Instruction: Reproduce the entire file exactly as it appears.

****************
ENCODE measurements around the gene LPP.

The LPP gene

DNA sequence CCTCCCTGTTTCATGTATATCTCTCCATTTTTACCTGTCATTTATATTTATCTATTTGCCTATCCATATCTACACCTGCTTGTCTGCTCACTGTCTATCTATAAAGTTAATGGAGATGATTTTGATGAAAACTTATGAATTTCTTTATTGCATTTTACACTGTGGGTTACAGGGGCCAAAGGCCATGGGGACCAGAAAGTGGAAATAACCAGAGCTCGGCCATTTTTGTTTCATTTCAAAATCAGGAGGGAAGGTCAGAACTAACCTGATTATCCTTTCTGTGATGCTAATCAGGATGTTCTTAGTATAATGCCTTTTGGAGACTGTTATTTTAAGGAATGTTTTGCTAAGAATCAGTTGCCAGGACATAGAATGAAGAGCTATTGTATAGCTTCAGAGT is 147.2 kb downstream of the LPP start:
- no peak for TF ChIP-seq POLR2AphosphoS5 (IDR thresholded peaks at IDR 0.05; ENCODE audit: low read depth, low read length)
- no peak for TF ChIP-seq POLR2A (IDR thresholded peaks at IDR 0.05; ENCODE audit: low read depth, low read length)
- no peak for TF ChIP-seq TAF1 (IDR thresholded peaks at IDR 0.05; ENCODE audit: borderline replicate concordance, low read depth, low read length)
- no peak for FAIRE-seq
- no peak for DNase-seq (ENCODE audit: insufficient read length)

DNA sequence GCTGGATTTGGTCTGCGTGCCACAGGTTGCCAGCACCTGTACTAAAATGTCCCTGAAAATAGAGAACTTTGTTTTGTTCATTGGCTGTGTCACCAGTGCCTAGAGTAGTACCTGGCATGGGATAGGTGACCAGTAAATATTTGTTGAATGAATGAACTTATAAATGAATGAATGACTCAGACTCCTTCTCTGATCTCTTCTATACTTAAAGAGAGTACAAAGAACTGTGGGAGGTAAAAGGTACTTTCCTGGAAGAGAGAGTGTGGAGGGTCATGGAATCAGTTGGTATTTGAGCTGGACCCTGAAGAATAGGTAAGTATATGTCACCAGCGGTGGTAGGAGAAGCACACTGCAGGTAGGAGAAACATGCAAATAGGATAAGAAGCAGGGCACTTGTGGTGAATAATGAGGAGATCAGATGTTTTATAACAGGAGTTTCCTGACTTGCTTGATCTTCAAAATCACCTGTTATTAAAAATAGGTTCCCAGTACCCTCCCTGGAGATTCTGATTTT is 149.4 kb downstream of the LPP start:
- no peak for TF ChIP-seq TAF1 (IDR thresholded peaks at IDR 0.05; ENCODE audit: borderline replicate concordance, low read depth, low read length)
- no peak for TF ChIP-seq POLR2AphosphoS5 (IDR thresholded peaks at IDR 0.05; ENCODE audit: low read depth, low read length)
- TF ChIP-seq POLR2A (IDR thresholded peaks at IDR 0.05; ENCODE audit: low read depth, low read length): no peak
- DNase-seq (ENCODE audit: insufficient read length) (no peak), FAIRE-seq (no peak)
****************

ENCODE measurements around the gene LPP.

The LPP gene

DNA sequence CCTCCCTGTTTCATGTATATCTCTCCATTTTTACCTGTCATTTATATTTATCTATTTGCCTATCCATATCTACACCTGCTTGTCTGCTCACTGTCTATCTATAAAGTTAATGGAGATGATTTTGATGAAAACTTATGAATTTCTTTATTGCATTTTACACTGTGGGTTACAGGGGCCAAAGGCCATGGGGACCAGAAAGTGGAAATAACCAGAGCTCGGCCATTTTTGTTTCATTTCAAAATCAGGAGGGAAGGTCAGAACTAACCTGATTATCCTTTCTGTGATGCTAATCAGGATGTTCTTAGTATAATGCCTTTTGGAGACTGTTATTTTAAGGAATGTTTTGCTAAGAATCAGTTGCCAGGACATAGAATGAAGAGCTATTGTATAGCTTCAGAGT is 147.2 kb downstream of the LPP start:
- no peak for TF ChIP-seq POLR2AphosphoS5 (IDR thresholded peaks at IDR 0.05; ENCODE audit: low read depth, low read length)
- no peak for TF ChIP-seq POLR2A (IDR thresholded peaks at IDR 0.05; ENCODE audit: low read depth, low read length)
- no peak for TF ChIP-seq TAF1 (IDR thresholded peaks at IDR 0.05; ENCODE audit: borderline replicate concordance, low read depth, low read length)
- no peak for FAIRE-seq
- no peak for DNase-seq (ENCODE audit: insufficient read length)

DNA sequence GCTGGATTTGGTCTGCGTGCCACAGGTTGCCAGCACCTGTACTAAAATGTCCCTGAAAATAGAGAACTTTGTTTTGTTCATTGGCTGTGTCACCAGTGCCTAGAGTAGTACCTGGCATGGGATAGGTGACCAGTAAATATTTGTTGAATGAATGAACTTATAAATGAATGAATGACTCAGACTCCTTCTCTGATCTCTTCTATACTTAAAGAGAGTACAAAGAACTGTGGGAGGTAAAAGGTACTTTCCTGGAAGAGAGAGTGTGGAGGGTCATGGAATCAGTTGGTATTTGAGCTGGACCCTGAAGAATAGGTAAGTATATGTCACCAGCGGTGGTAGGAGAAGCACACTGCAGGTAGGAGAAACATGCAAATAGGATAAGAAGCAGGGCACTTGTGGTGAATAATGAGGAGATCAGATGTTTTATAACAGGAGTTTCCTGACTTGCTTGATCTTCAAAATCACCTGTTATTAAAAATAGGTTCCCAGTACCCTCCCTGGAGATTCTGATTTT is 149.4 kb downstream of the LPP start:
- no peak for TF ChIP-seq TAF1 (IDR thresholded peaks at IDR 0.05; ENCODE audit: borderline replicate concordance, low read depth, low read length)
- no peak for TF ChIP-seq POLR2AphosphoS5 (IDR thresholded peaks at IDR 0.05; ENCODE audit: low read depth, low read length)
- TF ChIP-seq POLR2A (IDR thresholded peaks at IDR 0.05; ENCODE audit: low read depth, low read length): no peak
- DNase-seq (ENCODE audit: insufficient read length) (no peak), FAIRE-seq (no peak)